This is the first installment of a new series featuring unsung heroes. Please take the opportunity to use this survey to nominate someone in the McNicholas community who you consider an ‘unsung hero’. This can be any student, teacher, staff member, alumni or even a family member who is worthy of being recognized for deeds that positively impact those around them. We will use your responses to aide us in shining lights on unsung heroes through articles such as this, which will continue to be published periodically.
Mary Beth Sandmann graduated as a student of McNicholas in 1979 and returned to her alma mater in 1994 where she has taught theology ever since. Not only does she teach religion to students in the classroom, but also serves as the Art Club Moderator, a Retreat Director on the Kairos Board, and is a member of the Campus Ministry Team and Mardi Gras Committee.
Inhabiting the classroom next door to her, fellow theology teacher Teresa Davis has formed an inseparable bond with this unsung heroine. Davis said in her survey response, “Mary Beth Sandmann bleeds green. She has never been Teacher of the Year – she should be Person of the World… She also is a ‘mothers-mother.’ She is loyal, loving and caring to a large family and that is besides her gigantic McNick family… She loves Jesus, and lives out His ministry through teaching and campus ministry. Can you imagine after the school year is over — teaching and guiding 5 faith development retreats?… MBS works tirelessly for the students to help them develop their faith. She works long hours and weekends behind the scenes that others do not see. She asks for nothing, does not want praise, affirmation… but seeks to see signs of growth in students and how she can do retreats one step better… She barely gets a month off and then starts the process all over again in August. She deserves a massage chair, pedicure and 48 hours of undisturbed sleep, plus any award you are thinking of.”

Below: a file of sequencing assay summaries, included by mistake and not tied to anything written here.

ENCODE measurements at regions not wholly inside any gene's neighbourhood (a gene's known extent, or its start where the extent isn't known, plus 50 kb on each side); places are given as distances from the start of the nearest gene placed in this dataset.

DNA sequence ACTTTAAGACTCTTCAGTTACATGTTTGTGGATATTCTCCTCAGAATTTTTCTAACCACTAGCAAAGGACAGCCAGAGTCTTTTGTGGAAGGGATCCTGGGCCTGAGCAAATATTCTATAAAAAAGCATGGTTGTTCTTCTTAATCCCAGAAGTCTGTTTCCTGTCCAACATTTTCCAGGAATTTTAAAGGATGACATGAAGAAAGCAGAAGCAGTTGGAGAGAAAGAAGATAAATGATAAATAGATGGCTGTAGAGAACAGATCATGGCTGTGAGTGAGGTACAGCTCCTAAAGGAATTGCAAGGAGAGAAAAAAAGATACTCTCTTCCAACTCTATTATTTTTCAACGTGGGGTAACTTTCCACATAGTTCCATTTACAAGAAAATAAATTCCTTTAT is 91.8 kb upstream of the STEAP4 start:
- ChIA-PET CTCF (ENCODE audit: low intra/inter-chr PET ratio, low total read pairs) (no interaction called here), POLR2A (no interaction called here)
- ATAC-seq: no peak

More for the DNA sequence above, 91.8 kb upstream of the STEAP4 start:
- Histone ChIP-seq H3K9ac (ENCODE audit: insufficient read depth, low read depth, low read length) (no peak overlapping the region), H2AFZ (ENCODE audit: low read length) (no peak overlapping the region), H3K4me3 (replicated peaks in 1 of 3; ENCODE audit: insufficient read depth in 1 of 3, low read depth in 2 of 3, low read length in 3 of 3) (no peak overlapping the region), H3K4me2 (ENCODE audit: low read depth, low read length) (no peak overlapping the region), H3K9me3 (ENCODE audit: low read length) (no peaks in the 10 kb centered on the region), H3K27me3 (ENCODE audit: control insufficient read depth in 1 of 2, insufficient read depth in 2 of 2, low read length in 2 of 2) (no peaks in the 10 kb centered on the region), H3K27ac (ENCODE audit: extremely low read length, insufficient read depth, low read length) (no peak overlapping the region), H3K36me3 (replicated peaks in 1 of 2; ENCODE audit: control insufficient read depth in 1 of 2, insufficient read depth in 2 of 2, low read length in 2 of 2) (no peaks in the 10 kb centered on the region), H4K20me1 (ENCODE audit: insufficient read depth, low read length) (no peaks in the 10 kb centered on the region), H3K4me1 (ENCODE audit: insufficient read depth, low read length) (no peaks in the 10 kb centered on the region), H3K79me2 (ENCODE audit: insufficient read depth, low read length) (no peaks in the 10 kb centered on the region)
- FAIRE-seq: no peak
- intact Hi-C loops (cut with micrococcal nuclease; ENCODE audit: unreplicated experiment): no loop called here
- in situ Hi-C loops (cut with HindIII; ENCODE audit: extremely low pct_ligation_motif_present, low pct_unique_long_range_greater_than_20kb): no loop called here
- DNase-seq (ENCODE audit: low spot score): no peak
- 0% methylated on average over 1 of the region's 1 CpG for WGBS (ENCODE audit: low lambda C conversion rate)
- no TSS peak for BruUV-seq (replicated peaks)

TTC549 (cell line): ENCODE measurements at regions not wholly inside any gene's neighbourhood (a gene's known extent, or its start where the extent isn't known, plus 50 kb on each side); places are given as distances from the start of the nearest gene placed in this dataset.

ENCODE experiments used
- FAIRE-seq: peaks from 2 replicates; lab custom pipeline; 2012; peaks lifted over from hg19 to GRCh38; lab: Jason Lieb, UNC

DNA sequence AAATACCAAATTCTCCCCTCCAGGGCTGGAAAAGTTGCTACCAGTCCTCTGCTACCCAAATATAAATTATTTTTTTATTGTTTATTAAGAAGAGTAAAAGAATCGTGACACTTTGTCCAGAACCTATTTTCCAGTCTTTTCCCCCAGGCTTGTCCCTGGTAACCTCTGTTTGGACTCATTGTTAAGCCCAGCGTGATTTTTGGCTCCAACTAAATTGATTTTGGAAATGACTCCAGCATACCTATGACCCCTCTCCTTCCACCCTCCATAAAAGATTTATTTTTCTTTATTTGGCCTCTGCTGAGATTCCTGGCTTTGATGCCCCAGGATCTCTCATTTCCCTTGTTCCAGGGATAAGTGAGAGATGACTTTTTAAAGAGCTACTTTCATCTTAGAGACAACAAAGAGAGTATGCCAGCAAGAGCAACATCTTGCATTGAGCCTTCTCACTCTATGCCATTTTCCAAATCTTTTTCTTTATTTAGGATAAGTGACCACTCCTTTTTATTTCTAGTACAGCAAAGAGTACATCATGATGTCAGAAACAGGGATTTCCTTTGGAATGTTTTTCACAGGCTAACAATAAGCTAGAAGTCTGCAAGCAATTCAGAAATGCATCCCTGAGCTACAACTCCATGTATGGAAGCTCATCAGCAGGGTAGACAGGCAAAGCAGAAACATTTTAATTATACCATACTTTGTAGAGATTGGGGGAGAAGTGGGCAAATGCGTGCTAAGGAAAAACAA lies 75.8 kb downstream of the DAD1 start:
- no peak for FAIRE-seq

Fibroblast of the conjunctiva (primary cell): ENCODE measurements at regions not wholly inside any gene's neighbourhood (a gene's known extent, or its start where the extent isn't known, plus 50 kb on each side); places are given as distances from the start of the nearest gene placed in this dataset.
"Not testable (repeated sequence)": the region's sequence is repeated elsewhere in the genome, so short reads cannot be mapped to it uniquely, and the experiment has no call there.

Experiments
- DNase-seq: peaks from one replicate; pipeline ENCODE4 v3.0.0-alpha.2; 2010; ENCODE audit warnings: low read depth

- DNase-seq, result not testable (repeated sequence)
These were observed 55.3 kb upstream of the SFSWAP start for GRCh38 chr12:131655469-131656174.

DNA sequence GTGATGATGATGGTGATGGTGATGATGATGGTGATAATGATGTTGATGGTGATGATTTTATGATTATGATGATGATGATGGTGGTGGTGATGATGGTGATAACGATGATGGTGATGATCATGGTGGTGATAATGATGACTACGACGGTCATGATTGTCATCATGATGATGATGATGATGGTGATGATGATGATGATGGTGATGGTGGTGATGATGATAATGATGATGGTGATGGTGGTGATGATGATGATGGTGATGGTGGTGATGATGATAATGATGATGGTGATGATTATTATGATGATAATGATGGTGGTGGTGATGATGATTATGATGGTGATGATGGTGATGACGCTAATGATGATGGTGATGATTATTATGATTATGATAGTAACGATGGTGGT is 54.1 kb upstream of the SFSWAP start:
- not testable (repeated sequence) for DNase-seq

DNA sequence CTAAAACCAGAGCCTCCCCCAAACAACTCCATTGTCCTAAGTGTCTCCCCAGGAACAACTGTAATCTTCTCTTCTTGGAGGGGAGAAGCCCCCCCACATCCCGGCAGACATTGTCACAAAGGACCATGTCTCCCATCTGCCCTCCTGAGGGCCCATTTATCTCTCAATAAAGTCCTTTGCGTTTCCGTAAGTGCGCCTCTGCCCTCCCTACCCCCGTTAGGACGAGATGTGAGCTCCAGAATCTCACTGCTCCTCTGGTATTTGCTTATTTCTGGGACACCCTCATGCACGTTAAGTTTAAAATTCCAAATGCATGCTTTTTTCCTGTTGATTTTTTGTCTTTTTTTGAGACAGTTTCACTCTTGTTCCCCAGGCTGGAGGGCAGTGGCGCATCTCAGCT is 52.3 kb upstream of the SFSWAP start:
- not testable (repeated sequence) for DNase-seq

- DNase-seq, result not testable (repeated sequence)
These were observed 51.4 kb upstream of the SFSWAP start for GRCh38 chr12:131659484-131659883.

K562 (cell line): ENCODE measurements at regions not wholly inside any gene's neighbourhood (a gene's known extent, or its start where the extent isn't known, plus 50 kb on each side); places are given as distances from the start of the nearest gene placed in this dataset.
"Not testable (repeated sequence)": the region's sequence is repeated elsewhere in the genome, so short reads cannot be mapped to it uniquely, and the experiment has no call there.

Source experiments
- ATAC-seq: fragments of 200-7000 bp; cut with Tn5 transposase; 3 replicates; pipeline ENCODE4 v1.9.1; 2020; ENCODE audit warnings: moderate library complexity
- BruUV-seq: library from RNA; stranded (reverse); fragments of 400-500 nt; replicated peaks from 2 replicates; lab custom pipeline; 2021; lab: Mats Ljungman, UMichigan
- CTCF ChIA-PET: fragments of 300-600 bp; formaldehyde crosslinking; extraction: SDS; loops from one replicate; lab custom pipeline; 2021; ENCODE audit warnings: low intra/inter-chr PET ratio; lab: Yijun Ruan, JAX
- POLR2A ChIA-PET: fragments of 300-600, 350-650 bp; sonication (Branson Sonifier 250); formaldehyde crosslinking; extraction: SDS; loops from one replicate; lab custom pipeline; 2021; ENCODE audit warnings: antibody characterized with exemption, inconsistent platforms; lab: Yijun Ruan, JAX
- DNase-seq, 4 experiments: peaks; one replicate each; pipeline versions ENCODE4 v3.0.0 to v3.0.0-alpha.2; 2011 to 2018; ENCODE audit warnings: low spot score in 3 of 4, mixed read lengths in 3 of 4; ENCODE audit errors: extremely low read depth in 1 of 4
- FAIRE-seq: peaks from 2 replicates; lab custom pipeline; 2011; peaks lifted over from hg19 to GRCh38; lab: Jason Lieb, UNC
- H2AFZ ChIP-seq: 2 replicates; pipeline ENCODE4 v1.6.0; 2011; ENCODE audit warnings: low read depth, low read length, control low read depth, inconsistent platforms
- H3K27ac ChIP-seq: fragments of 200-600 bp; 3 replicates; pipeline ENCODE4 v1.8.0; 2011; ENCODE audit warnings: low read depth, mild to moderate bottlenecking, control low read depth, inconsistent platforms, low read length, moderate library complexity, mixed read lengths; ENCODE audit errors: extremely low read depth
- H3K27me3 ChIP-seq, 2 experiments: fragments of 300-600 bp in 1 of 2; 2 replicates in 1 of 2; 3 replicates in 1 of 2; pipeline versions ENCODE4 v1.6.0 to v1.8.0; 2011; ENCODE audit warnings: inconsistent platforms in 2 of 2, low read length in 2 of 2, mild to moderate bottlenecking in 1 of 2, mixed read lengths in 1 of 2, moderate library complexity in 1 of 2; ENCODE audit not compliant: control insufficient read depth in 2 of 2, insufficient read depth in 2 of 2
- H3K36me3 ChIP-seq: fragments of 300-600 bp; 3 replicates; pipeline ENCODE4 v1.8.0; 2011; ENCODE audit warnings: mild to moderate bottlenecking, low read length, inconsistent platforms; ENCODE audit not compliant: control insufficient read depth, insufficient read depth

John Norman has been a colleague of Sandmann for more than two decades. Speaking warmly of his coworker, he said, “She works for the good of others. The students love Mrs. Sandmann and her kind and gentle manner. The love of Christ shining through her warm smile, her compassion, her service and her faith — Mary Beth Sandmann works tirelessly so that MHS’s students can have a wonderful experience at Kairos. She is the one who does much of the work before students arrive at the retreat center. She also is one of the many adults who labors so that the Mardi Gras evening is beyond wonderful. Have you noticed the artwork for the Mardi Gras stage? It is always beautiful and Mrs. Sandmann plays a key role in that awesome stage.”
Fellow theology teacher Sam Roflow corroborated the sentiments of Davis and Norman when he said, “Mary Beth is a kind and gentle soul who puts others ahead of her own wants and even needs at times.”
To many, Sandmann is an example of quiet determination and devotion. Anne Jones speaks to this as someone who has spent hours working alongside the woman she affectionately refers to as ‘MB.’ “MB is a role model for me as a teacher, a mother, and a follower of Christ. As humble and peaceful as MB is, she is equal shares of strength and conviction. When I see MB in the hall, I am always reminded to walk a little slower, breathe a little deeper, and take the time to show others that I care about them,” Jones said.